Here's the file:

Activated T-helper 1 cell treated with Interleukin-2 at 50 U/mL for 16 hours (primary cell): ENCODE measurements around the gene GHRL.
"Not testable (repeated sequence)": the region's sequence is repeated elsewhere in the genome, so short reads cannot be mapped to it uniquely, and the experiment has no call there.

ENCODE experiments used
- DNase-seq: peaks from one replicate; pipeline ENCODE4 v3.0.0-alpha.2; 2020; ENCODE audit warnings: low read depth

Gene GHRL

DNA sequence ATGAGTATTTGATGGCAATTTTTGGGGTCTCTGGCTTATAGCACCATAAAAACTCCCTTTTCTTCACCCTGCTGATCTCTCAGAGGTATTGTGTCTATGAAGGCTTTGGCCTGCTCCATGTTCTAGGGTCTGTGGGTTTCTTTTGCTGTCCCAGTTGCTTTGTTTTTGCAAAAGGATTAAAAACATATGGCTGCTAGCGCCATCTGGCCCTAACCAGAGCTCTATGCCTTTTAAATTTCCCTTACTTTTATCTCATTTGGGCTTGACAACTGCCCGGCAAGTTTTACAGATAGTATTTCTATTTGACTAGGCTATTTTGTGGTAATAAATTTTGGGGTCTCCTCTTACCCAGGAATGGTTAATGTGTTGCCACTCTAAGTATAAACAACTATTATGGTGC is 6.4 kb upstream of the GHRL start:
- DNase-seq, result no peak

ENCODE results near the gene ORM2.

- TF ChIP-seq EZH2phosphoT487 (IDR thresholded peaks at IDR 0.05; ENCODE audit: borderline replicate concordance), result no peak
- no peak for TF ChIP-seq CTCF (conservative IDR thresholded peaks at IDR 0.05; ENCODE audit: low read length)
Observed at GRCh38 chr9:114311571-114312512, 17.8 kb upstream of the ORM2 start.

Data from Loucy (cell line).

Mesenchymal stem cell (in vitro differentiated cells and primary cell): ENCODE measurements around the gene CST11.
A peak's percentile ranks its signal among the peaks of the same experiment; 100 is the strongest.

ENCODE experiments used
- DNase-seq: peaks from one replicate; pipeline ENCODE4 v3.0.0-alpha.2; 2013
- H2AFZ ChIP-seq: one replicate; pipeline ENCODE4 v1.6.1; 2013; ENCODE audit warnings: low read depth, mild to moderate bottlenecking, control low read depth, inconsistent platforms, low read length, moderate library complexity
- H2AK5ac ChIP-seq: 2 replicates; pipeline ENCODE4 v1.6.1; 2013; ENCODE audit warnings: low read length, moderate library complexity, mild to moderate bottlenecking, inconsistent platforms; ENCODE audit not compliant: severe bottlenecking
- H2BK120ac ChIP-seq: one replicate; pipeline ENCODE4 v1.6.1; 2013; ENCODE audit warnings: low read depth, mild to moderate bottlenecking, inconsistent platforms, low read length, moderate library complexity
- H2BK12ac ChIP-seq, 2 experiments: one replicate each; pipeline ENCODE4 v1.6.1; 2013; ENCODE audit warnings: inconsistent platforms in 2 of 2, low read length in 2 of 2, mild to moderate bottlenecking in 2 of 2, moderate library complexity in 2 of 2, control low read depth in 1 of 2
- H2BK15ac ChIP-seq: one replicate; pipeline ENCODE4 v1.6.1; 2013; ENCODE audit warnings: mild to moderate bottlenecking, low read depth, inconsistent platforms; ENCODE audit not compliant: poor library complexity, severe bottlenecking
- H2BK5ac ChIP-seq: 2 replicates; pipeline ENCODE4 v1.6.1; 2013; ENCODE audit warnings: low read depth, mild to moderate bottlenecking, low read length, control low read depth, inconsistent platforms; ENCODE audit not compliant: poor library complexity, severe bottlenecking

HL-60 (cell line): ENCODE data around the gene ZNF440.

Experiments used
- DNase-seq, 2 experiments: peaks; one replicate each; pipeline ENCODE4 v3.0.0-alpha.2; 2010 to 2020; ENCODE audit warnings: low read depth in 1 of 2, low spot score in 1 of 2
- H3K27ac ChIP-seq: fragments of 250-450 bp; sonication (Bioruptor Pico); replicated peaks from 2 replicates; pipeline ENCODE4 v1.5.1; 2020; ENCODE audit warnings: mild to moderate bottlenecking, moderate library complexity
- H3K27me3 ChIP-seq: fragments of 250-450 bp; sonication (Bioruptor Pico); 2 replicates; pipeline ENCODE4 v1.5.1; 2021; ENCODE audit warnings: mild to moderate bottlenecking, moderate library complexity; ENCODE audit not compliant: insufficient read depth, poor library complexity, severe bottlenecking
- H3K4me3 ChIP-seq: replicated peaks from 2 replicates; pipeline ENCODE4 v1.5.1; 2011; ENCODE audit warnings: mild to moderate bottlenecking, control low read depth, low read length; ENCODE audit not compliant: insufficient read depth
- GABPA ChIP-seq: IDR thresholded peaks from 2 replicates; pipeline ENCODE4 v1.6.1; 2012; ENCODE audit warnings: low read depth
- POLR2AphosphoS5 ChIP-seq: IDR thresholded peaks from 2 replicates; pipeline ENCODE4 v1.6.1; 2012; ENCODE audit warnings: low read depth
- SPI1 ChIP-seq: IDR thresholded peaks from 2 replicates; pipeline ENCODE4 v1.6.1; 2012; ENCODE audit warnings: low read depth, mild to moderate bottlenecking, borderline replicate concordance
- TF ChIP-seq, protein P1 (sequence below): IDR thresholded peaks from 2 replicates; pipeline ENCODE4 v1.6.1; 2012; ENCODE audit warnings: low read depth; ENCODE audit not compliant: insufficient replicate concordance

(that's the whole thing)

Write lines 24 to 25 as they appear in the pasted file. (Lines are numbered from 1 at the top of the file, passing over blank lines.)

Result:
Experiments used
- DNase-seq, 2 experiments: peaks; one replicate each; pipeline ENCODE4 v3.0.0-alpha.2; 2010 to 2020; ENCODE audit warnings: low read depth in 1 of 2, low spot score in 1 of 2